AWS Mobile Blog

Announcing AWS Amplify and the AWS Mobile CLI

The JavaScript ecosystem is thriving. Every day there are new use cases and functionality across web and mobile ecosystems. Developers are building highly interactive and functional applications across social, consumer, and enterprise spaces. We’ve spent a lot of time talking to these developers. They want to scale their applications quickly on cloud services, and they want to enable similar patterns and use cases in their apps, such as sign-in and MFA.

First, many developers are looking for a more declarative way to interact with different categories of cloud services, rather than having to learn individual service contracts. Additionally, while developers are happy to dive into implementations for advanced or non-standard use cases, many UX flows have become commonplace, but can be difficult to get up and running. This leaves less time to focus on their business differentiators.

We’re happy to announce today the release of AWS Amplify, an open source library (under Apache 2.0) for interacting with cloud services that use JavaScript applications. Amplify is broken into categories to help developers programmatically use best practices and deliver a scalable and secure experience to their customers.

We’ve designed the Amplify library to be flexible for new implementations in these categories. We are looking to build upon this start in the future. Today Amplify supports categories of:

  • Auth: Provides AWS credentials for Signature Version 4 signing as well as OIDC JWT tokens from Amazon Cognito. Common functionality, such as MFA features, are supported.
  • Analytics: With a single line of code, get tracking for authenticated or unauthenticated users in Amazon Pinpoint. Extend this for custom metrics or attributes as you wish.
  • API: Interaction with RESTful APIs that leverage AWS Sigv4 in a secure manner. The API module is great on serverless infrastructures with Amazon API Gateway.
  • Storage: Simplified commands to upload, download, and list content in Amazon S3. Additionally you can easily group data into public or private content on a per-user basis.
  • Caching: An LRU cache interface across web apps and React Native using implementation-specific persistence.
  • i18n and Logging: Internationalization and localization, as well as debugging and logging capabilities.

AWS Amplify favors a convention over configuration style of development, with a global initialization routine or initialization at the category level. The quickest way to get started is with an aws-exports file, but developers can also use the library independently with existing resources.

We want to keep supporting the larger JavaScript ecosystem, but we also want to give a great experience on each framework independently, rather than spread the experience too thin. In this first release, we’ve provided additional packages for React and React Native with Higher Order Components. These make it easy to wrap your application for these categories or use pieces when building out interfaces.

Finally, we’re also launching a comprehensive CLI experience for building projects. This experience includes creating serverless backends with AWS Lambda, allowing you to inject cloud functionality into an existing project. The Amplify library then allows common configuration from this process to be consumed for usage in a single line of code.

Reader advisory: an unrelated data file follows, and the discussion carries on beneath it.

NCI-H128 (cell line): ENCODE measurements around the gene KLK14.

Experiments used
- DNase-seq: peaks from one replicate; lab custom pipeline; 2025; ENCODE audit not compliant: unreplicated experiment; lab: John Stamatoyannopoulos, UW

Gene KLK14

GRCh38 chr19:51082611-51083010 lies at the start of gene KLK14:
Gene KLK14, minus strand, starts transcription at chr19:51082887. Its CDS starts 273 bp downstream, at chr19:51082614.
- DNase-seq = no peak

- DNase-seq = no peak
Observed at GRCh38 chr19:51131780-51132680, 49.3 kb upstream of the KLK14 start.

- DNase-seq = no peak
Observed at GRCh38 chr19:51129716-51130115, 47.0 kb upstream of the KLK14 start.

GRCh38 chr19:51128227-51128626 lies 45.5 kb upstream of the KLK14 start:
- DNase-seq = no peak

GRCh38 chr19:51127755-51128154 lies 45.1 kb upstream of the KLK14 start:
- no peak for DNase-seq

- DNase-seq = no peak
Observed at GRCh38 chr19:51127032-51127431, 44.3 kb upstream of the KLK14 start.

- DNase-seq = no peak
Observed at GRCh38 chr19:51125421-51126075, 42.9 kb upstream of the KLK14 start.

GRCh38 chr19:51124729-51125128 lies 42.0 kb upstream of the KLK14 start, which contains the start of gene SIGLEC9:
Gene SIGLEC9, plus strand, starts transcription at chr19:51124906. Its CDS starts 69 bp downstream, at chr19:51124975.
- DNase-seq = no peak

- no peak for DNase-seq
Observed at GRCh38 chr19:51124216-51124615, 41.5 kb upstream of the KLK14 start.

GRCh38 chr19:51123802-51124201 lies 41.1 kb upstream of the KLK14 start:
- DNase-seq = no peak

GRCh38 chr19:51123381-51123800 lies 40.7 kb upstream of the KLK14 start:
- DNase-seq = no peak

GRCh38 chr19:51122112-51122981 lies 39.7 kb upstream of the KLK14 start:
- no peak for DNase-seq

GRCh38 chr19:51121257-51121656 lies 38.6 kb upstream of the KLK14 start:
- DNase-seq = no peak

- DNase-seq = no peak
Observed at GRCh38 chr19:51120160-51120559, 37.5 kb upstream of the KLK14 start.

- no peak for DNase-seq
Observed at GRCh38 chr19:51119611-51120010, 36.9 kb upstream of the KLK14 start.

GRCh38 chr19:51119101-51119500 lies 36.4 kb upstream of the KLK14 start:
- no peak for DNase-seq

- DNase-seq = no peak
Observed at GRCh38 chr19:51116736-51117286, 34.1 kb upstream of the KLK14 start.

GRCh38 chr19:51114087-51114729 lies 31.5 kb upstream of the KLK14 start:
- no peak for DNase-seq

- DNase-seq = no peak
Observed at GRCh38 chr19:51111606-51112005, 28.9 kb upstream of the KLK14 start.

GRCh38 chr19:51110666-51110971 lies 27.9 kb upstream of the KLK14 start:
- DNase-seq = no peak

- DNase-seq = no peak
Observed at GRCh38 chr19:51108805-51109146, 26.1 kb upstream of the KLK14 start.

Getting Started

Adding the AWS Amplify library to your project can be done easily via NPM:

npm install --save aws-amplify
npm install --save aws-amplify-react

The AWS Mobile CLI can be installed from NPM as well:

npm install -g awsmobile-cli

You can configure the library manually, passing options into Amplify.configure(), or you can leverage the Quickstart guide with an AWS Mobile Hub aws-exports.js file, or you can use the new CLI, which provides your configuration file. At that point, it’s simply 3 lines of code to get started:

import Amplify from 'aws-amplify';
import aws_exports from './aws-exports';
Amplify.configure(aws_exports);

Just doing this action sends Analytics data to Amazon Pinpoint with no effort on your part. You can then track custom events to meet the needs of your applications:

//Record an event
const recordEvent = (evt) => {
  Analytics.record(evt);
}

...
//JSX
<button onClick={()=>recordEvent('Button1')}>Button1</button>

Adding functionality like user sign-up and sign-in to your application is simple as well. For React and React Native, Amplify comes with a withAuthenticator HOC. You can wrap the component at your application entry point and get basic functionality in minutes:

import { withAuthenticator } from 'aws-amplify-react';

//Components and JSX code...

export default withAuthenticator(App);

Language settings can be configured with a single line of code when using the I18n module:

 

You can also build out your own UI with the Auth module by using components such as <SignIn />, <SignOut />, <Greetings />, and <Authenticator />.

Finally, the storage and APIs modules are designed to be aware of user credentials and authorized state. API requests are automatically signed using AWS credentials. Content being uploaded to Amazon S3 that is marked private is protected in a path using the Amazon Cognito Identity ID for that user. Helper React components are also available for uploading/downloading/rendering images.

Learn more

We’re excited to bring these capabilities to the JavaScript ecosystem and to make this project open sourced. We hope that our customers find it helpful and we’re looking for feedback and contributions for how to improve this project. Please log an issue or a pull request any time to share your thoughts.